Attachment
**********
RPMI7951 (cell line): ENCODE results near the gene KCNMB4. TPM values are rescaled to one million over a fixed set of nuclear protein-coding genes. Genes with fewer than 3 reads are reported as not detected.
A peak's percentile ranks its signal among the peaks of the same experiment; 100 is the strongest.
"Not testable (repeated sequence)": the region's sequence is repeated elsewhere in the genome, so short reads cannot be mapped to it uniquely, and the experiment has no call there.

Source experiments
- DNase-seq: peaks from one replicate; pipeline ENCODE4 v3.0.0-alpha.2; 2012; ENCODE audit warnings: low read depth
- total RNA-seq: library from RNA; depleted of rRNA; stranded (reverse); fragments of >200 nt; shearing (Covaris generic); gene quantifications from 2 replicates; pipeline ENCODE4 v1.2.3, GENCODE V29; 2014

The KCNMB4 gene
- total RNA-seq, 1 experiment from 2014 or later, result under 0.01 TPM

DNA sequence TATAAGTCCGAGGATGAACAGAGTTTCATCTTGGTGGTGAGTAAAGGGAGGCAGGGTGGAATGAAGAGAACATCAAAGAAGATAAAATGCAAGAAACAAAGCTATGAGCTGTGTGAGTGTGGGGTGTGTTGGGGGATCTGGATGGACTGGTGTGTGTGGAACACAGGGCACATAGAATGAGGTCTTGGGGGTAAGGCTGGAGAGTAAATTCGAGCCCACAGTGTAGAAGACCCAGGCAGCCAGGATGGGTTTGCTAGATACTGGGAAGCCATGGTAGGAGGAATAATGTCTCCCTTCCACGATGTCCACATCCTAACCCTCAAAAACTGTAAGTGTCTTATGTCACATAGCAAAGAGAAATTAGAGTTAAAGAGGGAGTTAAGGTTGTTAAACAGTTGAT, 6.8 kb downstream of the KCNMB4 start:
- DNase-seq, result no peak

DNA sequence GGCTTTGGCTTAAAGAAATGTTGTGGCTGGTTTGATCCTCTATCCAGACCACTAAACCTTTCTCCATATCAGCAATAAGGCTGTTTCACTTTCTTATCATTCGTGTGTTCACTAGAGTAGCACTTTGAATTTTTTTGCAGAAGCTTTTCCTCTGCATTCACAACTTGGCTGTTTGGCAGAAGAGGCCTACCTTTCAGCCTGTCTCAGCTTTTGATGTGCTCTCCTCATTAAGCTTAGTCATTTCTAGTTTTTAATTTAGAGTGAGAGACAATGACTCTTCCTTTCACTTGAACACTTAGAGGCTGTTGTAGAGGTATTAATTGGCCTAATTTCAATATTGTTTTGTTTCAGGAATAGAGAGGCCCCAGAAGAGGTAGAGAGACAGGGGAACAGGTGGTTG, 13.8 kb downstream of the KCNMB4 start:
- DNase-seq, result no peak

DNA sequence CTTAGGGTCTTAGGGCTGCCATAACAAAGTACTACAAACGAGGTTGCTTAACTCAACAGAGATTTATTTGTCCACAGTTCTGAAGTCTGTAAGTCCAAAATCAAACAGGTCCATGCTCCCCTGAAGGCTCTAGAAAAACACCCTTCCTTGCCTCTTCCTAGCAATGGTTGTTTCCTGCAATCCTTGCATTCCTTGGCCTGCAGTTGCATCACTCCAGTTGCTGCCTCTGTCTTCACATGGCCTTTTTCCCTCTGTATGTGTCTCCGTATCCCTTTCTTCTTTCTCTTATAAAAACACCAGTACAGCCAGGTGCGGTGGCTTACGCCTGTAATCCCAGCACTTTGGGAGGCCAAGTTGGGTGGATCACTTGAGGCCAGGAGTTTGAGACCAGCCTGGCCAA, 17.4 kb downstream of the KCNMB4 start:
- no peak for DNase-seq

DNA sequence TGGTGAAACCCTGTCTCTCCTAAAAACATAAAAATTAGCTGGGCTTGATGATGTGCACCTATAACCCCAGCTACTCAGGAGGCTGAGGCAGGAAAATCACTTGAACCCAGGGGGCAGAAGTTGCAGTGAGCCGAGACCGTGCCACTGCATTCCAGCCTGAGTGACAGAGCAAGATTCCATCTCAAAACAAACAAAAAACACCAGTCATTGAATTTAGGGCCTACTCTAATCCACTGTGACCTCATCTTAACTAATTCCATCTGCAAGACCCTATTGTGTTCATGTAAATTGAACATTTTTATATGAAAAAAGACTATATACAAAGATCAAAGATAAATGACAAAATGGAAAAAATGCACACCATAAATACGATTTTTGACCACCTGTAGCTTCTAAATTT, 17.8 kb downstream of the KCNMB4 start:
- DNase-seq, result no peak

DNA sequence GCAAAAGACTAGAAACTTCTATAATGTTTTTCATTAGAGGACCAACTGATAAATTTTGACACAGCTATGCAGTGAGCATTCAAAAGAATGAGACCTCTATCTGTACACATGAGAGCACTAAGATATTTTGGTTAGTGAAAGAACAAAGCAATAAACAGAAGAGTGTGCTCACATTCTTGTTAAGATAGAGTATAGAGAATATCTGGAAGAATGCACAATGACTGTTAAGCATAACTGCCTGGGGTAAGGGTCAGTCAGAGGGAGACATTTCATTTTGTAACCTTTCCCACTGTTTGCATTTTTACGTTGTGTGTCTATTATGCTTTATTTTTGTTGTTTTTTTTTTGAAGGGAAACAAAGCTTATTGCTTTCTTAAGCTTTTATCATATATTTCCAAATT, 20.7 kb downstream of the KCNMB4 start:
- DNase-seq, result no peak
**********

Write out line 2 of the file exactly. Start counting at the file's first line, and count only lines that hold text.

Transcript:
A peak's percentile ranks its signal among the peaks of the same experiment; 100 is the strongest.